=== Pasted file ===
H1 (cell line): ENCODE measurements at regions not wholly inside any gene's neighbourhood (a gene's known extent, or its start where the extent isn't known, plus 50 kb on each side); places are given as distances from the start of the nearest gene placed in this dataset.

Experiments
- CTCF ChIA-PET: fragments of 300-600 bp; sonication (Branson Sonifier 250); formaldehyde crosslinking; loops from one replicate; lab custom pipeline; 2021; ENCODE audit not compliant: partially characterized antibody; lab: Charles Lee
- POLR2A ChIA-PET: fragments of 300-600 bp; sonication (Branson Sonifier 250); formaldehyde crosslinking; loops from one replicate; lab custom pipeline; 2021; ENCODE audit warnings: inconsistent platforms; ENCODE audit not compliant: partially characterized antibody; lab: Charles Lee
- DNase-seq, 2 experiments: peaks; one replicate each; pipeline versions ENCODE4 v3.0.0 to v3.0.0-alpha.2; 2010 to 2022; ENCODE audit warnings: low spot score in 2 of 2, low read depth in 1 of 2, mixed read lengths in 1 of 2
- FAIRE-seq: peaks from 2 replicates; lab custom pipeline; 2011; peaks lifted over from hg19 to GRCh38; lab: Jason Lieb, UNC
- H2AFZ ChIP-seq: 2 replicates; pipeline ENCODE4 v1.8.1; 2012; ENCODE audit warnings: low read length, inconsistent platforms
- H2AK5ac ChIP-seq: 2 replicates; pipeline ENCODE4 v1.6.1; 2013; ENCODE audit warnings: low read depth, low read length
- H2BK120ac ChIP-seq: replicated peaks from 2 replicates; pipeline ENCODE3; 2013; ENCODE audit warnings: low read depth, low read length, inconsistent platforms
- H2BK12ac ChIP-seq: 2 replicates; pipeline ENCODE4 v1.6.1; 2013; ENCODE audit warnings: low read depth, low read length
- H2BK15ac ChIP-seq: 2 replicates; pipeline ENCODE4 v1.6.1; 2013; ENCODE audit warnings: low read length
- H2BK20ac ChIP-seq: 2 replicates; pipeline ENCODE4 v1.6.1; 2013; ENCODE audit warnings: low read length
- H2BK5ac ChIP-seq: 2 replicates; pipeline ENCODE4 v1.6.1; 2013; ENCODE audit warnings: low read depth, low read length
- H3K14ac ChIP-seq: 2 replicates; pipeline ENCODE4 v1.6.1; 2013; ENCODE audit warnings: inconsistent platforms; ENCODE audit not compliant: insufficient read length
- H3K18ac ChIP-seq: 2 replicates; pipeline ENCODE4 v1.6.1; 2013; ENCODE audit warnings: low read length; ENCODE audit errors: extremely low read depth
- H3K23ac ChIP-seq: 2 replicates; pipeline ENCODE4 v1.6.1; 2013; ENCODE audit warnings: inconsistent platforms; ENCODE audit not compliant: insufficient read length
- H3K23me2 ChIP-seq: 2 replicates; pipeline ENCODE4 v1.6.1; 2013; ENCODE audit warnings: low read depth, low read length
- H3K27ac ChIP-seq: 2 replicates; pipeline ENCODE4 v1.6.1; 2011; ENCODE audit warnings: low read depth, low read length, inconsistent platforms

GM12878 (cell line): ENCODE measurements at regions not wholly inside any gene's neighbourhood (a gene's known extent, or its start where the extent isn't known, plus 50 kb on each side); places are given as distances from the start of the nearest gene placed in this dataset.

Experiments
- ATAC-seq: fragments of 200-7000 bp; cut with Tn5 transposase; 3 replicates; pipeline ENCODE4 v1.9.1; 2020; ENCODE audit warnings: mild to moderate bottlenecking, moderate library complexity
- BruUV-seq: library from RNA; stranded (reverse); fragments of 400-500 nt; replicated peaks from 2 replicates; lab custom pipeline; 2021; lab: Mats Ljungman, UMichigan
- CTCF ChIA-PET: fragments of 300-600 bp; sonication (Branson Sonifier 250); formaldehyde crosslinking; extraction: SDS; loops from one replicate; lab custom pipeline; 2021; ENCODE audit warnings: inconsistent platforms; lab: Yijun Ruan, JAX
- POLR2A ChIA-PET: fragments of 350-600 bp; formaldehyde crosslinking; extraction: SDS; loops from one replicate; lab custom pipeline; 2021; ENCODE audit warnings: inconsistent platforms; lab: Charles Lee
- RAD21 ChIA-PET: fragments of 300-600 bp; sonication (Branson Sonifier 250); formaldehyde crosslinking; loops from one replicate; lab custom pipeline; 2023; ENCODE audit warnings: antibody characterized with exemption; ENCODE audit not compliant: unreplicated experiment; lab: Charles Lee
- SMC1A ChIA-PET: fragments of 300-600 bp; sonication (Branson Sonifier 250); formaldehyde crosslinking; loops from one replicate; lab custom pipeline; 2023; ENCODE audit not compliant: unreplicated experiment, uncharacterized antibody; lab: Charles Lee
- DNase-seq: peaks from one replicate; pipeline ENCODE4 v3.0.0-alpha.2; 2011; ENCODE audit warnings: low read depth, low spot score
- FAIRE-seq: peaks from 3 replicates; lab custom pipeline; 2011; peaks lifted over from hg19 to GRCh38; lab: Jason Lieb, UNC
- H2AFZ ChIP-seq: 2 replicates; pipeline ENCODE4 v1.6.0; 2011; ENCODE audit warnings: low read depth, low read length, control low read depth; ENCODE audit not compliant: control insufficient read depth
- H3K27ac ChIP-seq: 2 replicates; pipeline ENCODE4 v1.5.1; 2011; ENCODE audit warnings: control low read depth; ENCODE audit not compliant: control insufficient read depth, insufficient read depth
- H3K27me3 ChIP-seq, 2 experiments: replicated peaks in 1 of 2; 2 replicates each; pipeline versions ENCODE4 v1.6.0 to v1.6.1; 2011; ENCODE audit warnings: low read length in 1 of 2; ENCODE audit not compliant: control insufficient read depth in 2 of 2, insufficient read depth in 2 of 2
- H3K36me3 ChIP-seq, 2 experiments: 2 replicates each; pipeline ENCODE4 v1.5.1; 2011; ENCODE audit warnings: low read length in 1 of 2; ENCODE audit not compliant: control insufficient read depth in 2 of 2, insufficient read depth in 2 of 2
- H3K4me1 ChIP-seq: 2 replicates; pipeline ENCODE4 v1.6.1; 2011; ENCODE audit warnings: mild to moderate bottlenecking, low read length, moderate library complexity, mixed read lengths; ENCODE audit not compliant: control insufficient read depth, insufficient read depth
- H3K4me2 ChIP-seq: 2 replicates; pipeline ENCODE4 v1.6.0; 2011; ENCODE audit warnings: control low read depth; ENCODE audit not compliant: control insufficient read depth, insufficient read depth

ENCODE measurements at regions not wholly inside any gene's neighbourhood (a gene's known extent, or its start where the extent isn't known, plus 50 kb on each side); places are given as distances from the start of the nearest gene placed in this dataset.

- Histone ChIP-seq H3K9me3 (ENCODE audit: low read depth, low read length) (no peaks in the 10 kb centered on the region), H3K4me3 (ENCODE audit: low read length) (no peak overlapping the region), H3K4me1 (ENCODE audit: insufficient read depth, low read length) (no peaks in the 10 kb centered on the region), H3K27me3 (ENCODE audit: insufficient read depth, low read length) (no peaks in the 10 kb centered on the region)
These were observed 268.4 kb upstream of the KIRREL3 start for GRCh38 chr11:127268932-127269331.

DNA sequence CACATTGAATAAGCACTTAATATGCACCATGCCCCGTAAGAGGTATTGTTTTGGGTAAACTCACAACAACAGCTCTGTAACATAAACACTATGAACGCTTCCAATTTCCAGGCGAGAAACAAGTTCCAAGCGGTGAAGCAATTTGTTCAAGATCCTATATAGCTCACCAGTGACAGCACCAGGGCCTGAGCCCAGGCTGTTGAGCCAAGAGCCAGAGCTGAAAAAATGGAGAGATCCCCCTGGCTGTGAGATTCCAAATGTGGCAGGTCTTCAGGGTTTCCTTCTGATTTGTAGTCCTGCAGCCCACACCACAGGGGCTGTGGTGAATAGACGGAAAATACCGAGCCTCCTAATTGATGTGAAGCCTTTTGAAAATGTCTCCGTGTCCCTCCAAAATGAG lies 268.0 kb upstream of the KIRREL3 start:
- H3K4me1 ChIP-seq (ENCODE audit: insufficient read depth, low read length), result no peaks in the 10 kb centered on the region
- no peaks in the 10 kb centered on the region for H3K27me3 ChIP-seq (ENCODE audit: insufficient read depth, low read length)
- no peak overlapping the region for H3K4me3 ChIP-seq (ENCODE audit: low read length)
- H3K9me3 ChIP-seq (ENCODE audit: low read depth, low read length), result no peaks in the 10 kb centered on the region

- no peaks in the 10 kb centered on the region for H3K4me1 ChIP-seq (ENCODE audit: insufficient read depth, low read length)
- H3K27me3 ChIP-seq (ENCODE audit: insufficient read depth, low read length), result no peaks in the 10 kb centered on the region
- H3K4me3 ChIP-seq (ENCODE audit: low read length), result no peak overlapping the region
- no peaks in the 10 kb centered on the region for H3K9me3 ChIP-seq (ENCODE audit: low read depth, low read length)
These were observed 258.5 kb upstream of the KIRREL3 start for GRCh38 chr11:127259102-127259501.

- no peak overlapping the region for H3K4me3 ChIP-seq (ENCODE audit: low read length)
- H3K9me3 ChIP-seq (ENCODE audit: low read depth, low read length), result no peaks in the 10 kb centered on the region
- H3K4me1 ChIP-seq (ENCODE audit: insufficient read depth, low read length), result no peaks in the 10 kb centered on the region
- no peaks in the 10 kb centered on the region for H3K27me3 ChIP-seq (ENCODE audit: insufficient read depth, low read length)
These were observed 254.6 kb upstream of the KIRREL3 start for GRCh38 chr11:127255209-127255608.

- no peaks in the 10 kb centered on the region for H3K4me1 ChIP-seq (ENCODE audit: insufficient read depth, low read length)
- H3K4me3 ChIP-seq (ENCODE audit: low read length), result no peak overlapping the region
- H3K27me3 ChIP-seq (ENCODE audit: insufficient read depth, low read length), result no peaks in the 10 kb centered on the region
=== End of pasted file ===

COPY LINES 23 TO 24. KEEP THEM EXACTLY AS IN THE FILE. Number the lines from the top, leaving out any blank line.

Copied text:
- CTCF ChIA-PET: fragments of 300-600 bp; sonication (Branson Sonifier 250); formaldehyde crosslinking; extraction: SDS; loops from one replicate; lab custom pipeline; 2021; ENCODE audit warnings: inconsistent platforms; lab: Yijun Ruan, JAX
- POLR2A ChIA-PET: fragments of 350-600 bp; formaldehyde crosslinking; extraction: SDS; loops from one replicate; lab custom pipeline; 2021; ENCODE audit warnings: inconsistent platforms; lab: Charles Lee